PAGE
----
Brand Director Erica reflects on her enlightening first few months with Belu.
So it turns out that having a daughter starting secondary school gets you thinking. More than a decade of wiping noses, writing tiny thank you letters for the tooth fairy, answering questions like ‘does Peppa pig really like bacon for breakfast?,’ and wondering what will happen when they don’t need you as much… And then suddenly they don’t need you as much.
Having my kid reach kidulthood meant more time to make the most of and the potential for a new challenge (also a lot more laundry, but a teen will do that). Add the glimpse of an enticing job spec into the mix and my horizons expanded, ambition tank refuelled and I dragged my CV out of the noughties.
The enticing job was with Belu, a purpose led business… yes, really. Entrepreneurial, diverse, ethical, pro-active and profitable.
It’s also kind. 100% of net profits invested in an ambitious purpose: to change the way the world sees water – and £5.2m given to WaterAid to date. See why I wanted the job?
Starting to work with Belu and learning all about WaterAid got me thinking too. About how easy I’ve had it, raising a daughter in the UK. I don’t mean it’s actually been easy of course – having a baby is terrifying, bringing up a toddler is exhausting and raising a tween is often infuriating – and there are a lot of other challenges that crop up when you least expect them – but before Belu, I had never (unsurprisingly) considered how it might all have been without water.
My bundle of joy was born in a well equipped, well-scrubbed hospital with a big team of well-scrubbed medics. I headed to the hospital safe in the knowledge that floors had been mopped, surfaces sanitised, bedding and bandages laundered. A warm shower was available, plenty of water to drink and even the option of a water birth. The amount of clean water required for all that? …Well, it’s a lot.
As the team from WaterAid would tell you, it’s very different for many mums-to-be.
In remote districts of Mozambique and Mali, for example, clinics are largely few and far between and often operate with no clean running water. In fact, right now, 1.7 billion people lack basic water services at their healthcare facilities.
When a baby is delivered, the only water may be from a local well, polluted and shared by the community and animals. Often a trek to collect, then heavy to carry – and labouring mothers often have to bring their own.
The harsh reality is that every minute, a newborn baby dies from infection caused by a lack of clean water and an unclean environment. Not ok.
I watched my gorgeous baby girl transform into a toddler and play in the bath most days. She was washed, wiped and wore clean nappies. Cooking up her food was no problem (getting her to eat it definitely no problem) and once her tiny teeth started to appear, there was water on tap to brush them with.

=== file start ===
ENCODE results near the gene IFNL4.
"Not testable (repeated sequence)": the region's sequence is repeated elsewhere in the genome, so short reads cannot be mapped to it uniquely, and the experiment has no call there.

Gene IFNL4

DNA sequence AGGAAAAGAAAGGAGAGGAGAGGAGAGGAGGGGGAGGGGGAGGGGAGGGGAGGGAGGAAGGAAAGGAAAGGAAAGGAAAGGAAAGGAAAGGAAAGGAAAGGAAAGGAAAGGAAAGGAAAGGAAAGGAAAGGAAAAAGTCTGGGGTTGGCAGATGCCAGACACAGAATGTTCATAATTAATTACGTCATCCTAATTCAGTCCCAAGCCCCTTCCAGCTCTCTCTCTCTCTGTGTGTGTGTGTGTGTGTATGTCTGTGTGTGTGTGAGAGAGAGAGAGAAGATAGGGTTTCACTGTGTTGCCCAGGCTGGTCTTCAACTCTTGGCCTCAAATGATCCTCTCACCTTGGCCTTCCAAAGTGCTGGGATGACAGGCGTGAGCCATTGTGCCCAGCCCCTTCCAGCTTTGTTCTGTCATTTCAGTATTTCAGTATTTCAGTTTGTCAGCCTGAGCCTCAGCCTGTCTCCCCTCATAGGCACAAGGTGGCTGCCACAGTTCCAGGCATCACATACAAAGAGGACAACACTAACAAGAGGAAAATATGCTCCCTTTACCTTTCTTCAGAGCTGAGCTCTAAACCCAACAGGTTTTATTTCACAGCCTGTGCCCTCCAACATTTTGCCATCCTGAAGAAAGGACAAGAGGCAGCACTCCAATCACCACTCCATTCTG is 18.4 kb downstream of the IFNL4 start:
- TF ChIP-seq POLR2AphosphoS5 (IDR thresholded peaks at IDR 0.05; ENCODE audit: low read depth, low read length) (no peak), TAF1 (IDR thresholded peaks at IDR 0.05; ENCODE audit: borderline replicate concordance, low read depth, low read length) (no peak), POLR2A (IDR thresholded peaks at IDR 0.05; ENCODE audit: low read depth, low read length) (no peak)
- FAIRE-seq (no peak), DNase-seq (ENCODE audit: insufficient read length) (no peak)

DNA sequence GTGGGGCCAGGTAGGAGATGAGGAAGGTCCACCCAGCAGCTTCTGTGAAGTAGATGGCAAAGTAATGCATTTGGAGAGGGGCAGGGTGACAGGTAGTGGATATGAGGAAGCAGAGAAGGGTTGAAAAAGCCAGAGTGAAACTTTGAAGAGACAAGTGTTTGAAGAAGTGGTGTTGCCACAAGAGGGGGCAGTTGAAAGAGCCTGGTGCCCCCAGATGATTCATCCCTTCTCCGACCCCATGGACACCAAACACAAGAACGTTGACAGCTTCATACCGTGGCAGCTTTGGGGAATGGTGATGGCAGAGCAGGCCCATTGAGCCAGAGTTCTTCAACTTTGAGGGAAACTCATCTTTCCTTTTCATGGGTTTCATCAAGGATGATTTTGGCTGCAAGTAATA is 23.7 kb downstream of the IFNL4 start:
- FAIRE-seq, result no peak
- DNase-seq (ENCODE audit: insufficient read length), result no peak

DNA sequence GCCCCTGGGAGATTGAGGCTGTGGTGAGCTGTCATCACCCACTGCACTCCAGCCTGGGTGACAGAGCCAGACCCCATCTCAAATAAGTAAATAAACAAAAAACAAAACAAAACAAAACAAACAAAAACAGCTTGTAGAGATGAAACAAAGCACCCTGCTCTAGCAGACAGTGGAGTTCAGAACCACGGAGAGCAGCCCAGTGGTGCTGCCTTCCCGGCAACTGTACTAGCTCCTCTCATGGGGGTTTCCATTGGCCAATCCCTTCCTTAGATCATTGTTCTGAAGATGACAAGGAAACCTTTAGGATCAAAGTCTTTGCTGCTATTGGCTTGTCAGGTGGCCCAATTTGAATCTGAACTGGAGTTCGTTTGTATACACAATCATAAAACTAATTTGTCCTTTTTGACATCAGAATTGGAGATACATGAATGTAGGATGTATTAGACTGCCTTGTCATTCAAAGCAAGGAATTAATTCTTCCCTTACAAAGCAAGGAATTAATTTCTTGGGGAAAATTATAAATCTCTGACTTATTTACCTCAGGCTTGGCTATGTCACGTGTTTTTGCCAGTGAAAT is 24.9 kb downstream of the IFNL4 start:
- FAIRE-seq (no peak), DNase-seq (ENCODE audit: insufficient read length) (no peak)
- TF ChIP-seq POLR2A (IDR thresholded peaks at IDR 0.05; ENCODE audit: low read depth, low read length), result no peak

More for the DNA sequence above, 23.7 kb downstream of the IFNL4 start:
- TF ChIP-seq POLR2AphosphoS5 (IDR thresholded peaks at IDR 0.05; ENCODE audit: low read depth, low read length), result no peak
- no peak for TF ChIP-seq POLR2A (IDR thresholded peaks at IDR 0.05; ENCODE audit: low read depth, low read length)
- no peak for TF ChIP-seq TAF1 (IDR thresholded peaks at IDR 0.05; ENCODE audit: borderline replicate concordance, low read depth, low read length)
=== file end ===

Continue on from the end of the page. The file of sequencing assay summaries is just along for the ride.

When she was old enough for school, along she went. No need for her to spend her days fetching and carrying water instead of learning, like so many girls worldwide. She doesn’t live with the threat that poor hygiene will make her sick and have to miss school, just like I don’t have to contend with it meaning I can’t get to work.
In many countries, periods are still a huge taboo, which prevents girls from learning how to manage them properly. If schools lack decent toilets and washing facilities, so girls miss classes. Not the case here of course – whilst UK teens might feel a bit embarrassed about the onset of their periods, that’s because everything is ‘sooo embarrassing’ for teens (particularly their mums). Essentially, here we all know you can carry on as normal with your period (including going swimming, or rollerskating in white shorts – should you feel inclined.)
WaterAid have been doing amazing work worldwide to improve things for more than 40 years.
Installing taps and toilets is essential, but they do so much more. To deliver sustainable change for everyone, everywhere, WaterAid brings people together to change laws, attitudes, behaviours, share knowledge and rally support from local communities to national governments. That way, change is possible for millions more.
They lay pipes and run clean water to communities for sure, but more importantly they use robust systems, appropriate technology and work with local communities so they’re trained to manage the maintenance. Bore hole drilling, gravity fed systems, solar pumps or 24 hour atm water kiosks… whatever works best for each particular challenge. And always a future proof solution.
So I’ve been working for 4 months for a business whose purpose is to change the way the world sees water… and I’m seeing water differently -definitely. WaterAid’s work and the money Belu give to WaterAid, means more babies survive to be toddlers, more toddlers stay well ’til they’re teens and then they get to grow up into healthy, educated, confident, sassy young people. Just like mine has. And I’m very pleased to be a tiny part of that.
Find out more at www.wateraid.org/uk